Close to a million customers placed orders for Apple Watches on Friday (10 April 2015) alone, according to US data from analyst firm Slice Intelligence, suggesting that Apple may have to quickly ramp up production to meet demand.
The data, gathered from electronic receipts collected from a panel of two million consumers, showed that Apple Watch buyers spent just over $503 (£343) on the devices, with more than 60% splashing out on the cheaper Sport model.
Analysts said stocks of the Apple Watch – which was made available to pre-order on Friday, with the first deliveries expected later in April 2015 – had already very likely sold out, possibly within minutes, according to Reuters.
A number of devices have already surfaced on eBay. At the time of writing, bids on one of the yet-to-be-delivered Sport watches had surged to more than £1,100, well over double the retail price.
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For the launch of the Apple Watch, Apple has made it impossible to purchase the devices in-store, saying that it wants to put an end to the phenomenon of lengthy queues outside its retail premises, hence the surge of online interest.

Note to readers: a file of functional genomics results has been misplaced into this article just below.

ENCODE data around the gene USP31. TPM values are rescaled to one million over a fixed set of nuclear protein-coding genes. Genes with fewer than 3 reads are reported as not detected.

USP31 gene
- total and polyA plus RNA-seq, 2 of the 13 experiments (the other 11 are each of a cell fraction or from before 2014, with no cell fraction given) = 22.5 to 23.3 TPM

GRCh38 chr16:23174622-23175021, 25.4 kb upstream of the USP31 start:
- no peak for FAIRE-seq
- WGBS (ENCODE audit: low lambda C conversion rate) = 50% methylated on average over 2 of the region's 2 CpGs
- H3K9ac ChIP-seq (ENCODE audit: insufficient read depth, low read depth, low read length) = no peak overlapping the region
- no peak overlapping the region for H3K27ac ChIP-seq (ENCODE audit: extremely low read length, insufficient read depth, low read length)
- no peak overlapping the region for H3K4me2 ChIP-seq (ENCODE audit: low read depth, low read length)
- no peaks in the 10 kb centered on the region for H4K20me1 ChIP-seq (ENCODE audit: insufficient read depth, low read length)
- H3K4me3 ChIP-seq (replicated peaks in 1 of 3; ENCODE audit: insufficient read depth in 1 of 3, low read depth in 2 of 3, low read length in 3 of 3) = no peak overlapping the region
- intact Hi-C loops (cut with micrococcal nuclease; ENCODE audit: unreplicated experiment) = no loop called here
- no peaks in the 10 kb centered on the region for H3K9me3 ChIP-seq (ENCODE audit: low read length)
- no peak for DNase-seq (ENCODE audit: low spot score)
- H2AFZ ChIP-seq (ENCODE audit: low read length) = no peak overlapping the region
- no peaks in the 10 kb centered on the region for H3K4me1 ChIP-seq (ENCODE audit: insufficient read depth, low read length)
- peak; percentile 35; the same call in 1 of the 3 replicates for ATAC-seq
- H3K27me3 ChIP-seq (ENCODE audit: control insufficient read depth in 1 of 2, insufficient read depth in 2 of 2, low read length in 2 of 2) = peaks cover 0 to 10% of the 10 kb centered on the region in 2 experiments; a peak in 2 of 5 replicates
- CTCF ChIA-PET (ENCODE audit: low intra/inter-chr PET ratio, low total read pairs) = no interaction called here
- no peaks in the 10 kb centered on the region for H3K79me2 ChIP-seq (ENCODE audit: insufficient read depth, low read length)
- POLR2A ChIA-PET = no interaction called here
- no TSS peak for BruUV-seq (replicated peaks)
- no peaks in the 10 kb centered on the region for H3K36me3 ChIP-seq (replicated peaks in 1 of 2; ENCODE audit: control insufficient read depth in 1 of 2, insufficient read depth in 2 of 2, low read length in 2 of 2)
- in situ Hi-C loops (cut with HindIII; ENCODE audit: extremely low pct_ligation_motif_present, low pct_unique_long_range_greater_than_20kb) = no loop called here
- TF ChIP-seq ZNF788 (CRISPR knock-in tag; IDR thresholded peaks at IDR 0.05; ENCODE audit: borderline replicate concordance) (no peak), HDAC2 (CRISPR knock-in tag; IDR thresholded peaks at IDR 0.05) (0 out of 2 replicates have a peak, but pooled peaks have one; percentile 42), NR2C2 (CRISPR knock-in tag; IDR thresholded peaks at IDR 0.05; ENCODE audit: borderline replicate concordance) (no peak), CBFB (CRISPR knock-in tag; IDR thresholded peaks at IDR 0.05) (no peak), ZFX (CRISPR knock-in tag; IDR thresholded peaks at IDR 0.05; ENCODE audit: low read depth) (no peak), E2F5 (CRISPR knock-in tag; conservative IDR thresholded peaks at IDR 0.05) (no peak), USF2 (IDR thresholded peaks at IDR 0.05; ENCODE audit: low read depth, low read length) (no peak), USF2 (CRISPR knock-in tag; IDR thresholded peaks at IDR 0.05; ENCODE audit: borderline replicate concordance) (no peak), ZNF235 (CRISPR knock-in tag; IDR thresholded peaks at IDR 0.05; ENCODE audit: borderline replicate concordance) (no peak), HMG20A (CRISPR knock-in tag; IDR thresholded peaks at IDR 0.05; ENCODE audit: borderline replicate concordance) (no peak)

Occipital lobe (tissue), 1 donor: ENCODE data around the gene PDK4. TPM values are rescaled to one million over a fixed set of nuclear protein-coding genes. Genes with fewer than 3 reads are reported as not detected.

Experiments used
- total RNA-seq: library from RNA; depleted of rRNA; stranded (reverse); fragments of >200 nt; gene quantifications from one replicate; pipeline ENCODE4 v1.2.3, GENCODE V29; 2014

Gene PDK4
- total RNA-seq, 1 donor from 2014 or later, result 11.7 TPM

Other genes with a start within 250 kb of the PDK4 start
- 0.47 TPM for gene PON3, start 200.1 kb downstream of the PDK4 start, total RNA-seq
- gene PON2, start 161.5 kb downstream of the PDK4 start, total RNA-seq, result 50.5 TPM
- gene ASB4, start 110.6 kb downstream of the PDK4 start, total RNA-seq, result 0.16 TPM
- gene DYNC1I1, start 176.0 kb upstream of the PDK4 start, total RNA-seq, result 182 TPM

Although the Apple Watch is pitched firmly at iPhone-owning consumers, a number of enterprise software suppliers – notably Salesforce.com – have already jumped on the bandwagon and unveiled their own apps for the device, suggesting it could yet find a ready home in enterprise IT environments.
Apple is not the only device manufacturer understood to be having concerns about the state of its supply chain. Reports recently emerged that Apple’s rival Samsung was also facing shortages of its newly launched Galaxy S6 Edge smartphone models because its novel curved screen is difficult to manufacture.
Samsung is counting on the Galaxy S6 to revive its fortunes having lost ground to Apple in recent months.